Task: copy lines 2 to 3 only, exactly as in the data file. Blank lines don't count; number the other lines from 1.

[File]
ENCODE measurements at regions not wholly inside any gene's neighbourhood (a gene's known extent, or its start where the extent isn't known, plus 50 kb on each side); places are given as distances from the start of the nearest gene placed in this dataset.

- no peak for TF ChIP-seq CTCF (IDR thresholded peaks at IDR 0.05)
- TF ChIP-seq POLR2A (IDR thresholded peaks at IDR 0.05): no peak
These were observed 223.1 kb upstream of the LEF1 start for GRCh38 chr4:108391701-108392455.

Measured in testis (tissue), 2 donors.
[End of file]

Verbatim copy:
- no peak for TF ChIP-seq CTCF (IDR thresholded peaks at IDR 0.05)
- TF ChIP-seq POLR2A (IDR thresholded peaks at IDR 0.05): no peak